Highland Park guitarist: Neighborhood populations evolve over time. What matters is how people work together


Highland Park resident Juan Lopez jams on his guitar. Photo courtesy of Gabe Becerra.

In the 20-plus years guitarist Juan Lopez has lived in Highland Park, he has seen it shift from an art and cultural hub to a community that sometimes “lacks appreciation of its long-standing culture.”

Lopez plays in the Los Angeles based-straight edge band, Firestarter, which is considered the first original Los Angeles Straight Edge band since 2003, when ACxDC first came out and before that, in 1991, Strife laid out the blueprints for straight-edge hardcore bands.

Straight Edge culture within the hardcore genre originates in Washington D.C. in the early 1980s with bands such as Minor Threat and Government Issue spreading positive messages of living in the moment without the need to be inebriated by any sort of substance. 

Bands such as Teen Idles and 7 Seconds within the hardcore scene in the late 1970s had already begun expressing themes against drugs and alcohol within their lyrics. Min

or Threat’s 1981 EP includes a song called, “Straight Edge,” that then led to a name for the pro-sobriety hardcore subculture. 

Lopez recently shared his personal and musical experiences in the neighborhood with UT Community News.

How has your neighborhood changed and how does that make you feel?

“York and Ave 51 used to be sketchy and you’d never hang around there too long when I was a kid but now, it’s the place to be. Interacting with older members of the community has definitely given me a wider perspective on it. I’ve learned about how it used to be a predominantly Italian and Jewish community until a couple riots happened and then the Hispanic population skyrocketing in the 70s, bringing an increase of gang activity…in the 90s…Now the increased presence of white people and the pricing out of the Hispanic population…It hurts to see a lack of appreciation of a long-standing culture and community but knowing it happens over time in any place leaves me in a strange place emotionally.”

Do you think Highland Park has changed for the better or for the worse? What do you think could be improved within your community?

“It’s better in the sense that people don’t have to be afraid of walking down the street and going out to certain areas. I wish that as a community the residents that were around when I was growing up would have come together the way those who remain are now….I wish that we didn’t have priced out members of the community living in cars near schools for their children’s sake while rooms go for $1,500 for people who virtue-signal advocating for ‘unhoused’ care despite being behind the reason why people can’t afford to live places.”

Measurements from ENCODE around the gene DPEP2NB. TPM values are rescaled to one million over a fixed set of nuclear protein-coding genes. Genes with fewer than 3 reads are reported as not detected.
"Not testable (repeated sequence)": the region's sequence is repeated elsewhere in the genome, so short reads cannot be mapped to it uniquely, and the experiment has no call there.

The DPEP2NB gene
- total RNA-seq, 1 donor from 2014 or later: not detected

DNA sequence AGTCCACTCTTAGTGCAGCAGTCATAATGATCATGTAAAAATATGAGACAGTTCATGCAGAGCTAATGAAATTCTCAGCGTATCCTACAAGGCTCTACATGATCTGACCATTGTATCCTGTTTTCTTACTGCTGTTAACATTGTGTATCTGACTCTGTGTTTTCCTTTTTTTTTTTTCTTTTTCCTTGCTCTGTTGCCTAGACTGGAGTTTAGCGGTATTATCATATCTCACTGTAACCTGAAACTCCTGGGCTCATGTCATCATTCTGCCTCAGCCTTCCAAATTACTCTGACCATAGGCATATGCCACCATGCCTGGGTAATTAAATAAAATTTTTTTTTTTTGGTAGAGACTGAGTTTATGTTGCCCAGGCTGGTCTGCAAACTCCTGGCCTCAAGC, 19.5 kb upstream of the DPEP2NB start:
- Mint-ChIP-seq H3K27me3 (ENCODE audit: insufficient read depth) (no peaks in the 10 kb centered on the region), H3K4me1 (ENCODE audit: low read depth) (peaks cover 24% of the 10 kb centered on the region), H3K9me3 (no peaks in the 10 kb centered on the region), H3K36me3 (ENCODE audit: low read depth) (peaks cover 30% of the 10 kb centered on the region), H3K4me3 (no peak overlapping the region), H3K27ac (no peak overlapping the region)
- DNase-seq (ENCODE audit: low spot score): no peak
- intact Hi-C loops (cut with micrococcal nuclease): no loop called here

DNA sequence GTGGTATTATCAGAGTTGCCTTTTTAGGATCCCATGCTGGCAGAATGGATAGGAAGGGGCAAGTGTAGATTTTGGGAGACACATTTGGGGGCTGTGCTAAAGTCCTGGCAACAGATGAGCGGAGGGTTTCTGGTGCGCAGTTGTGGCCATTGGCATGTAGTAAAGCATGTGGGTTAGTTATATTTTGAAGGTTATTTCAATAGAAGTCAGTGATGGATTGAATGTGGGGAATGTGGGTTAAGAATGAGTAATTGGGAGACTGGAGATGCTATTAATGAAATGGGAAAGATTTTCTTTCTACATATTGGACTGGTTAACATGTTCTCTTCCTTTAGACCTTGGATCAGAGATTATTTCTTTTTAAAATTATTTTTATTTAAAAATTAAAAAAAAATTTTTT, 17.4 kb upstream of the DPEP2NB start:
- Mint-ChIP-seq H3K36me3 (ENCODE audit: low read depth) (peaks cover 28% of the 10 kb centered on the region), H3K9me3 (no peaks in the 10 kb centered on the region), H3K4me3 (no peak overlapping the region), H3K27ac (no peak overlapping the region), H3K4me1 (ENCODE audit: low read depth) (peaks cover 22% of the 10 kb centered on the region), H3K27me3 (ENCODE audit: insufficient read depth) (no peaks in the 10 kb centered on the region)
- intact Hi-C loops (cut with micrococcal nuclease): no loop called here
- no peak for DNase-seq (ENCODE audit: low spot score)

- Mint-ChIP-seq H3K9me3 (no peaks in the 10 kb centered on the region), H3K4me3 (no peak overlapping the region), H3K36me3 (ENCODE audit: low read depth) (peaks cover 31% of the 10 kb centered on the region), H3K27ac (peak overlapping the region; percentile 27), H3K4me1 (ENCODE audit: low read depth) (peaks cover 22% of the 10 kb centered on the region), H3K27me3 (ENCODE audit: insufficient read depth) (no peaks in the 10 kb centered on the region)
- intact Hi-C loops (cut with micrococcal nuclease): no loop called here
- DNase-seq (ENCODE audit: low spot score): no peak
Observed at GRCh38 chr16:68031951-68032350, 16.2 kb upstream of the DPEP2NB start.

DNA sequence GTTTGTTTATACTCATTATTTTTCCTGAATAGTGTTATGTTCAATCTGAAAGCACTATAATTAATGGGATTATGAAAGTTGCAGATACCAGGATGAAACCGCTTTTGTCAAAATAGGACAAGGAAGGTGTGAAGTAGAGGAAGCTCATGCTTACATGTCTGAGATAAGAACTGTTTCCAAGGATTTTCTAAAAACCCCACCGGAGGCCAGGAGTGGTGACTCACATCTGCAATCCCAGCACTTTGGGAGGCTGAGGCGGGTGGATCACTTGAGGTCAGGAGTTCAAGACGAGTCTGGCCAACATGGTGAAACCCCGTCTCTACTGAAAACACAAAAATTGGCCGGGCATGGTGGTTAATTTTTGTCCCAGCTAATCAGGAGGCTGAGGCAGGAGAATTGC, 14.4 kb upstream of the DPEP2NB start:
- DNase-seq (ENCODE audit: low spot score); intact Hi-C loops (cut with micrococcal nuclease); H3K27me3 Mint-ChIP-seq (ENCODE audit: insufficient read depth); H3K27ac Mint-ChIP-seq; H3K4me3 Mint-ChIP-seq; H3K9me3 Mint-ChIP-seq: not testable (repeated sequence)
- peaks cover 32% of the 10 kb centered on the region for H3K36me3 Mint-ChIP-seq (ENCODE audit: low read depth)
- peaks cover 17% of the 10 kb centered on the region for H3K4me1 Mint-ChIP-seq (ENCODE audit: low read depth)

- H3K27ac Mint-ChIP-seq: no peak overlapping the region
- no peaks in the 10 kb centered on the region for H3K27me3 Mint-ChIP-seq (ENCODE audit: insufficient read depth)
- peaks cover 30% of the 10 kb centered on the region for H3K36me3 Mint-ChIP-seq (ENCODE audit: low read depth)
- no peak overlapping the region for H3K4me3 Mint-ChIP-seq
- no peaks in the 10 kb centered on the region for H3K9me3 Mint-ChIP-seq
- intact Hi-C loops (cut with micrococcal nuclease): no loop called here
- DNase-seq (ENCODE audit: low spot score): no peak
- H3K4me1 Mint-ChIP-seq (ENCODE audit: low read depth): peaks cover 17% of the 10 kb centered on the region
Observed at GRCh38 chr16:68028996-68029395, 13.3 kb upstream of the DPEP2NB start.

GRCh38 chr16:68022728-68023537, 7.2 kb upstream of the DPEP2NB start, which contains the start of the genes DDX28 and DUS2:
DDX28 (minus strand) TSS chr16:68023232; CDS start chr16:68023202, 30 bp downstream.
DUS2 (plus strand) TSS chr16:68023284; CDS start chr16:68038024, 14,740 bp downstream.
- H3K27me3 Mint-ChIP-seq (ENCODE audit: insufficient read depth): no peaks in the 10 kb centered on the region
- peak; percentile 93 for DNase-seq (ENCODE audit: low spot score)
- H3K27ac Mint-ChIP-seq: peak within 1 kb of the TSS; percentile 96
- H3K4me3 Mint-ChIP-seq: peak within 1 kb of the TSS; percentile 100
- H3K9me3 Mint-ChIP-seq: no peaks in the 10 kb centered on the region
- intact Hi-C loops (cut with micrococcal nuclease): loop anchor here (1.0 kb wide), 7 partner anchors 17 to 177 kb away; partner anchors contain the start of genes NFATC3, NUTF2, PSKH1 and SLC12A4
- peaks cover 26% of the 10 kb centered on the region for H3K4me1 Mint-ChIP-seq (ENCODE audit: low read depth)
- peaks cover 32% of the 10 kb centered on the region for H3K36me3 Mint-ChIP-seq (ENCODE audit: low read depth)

What decisions led to Firestarter becoming the new flag bearers of straight edge on the West Coast?

“We definitely never intended to be a ‘new wave of’ or ‘flag bearers’ for straight edge in LA. We just like hardcore and happen to all be straight edge. Firestarter was born out of an appreciation for the New York Hardcore scene in the late 80s, specifically, the ‘Youth Crew’ scene and the Revelation Records catalog 1-30, which features a lot of seminal and influential Youth Crew releases.”

What’s your current favorite local venue to attend shows at and why?

“I think the Midnight Hour in San Fernando and 1720 in L.A. are some of my favorite spots. There’s plenty of parking around the Midnight Hour and it’s run by some of the coolest people and 1720 because it’s cool having a ‘big’ venue for hardcore. Most venues wouldn’t touch hardcore with a 10-foot pole.”

Venues within Los Angeles have been disappearing at an alarming rate. For instance, the Hi Hat and Rec Center closed down in the past two years. Do you think the lack of places for artists to perform will affect the local music scene’s ability to grow?

Juan Lopez jumping in the air with his guitar
Highland Park resident Juan Lopez. Photo by Gabe Becerra Courtesy of Gabe Becerra.

“I think the DIY, do-it-yourself ethics that drive underground alternative music will always carry it. Shows happen in backyards, in the L.A. River, at skate shops, etc. I wish there was a smaller local venue that catered to hardcore and surrounding genres because spaces like that are extremely important. But people don’t know anything about respecting a spot and what that actually means.” 

After a night of performing and talking to other members of the scene, what would be your favorite local place to grab a bite to eat at?

“In-n-Out, Angry Chickz, Torung, or Orochon Ramen — if it’s early enough. But we’re not too picky.”

What’s your favorite local Los Angeles band currently and what’s been in your rotation music-wise as well? Outside of metal/hardcore, what other genres do you really like?

“Pull Your Card. I’ve been listening to a lot of straight edge metal bands or ‘edge metal’ like Sentence, Day of Suffering, Contention, Excessive Force, etc. I listen to a lot of oldies, indie music, shoegaze, and post punk.”

When’s Firestarters’ next tour or show and what’s next in your musical career?

“Firestarter is playing a festival in benefit for La Casa community center in Santa Barbara on Sept. 3, and legendary alternative music venue Chain Reaction the next day…Sanctify [my other band] has two back-to-back gigs in October supporting Gumm on Oct. 9 and Combust on Oct. 10. I’m playing bass for a band called Wise for their upcoming return shows as well. Up next is maybe an East Coast or full US [tour] with one of those bands.”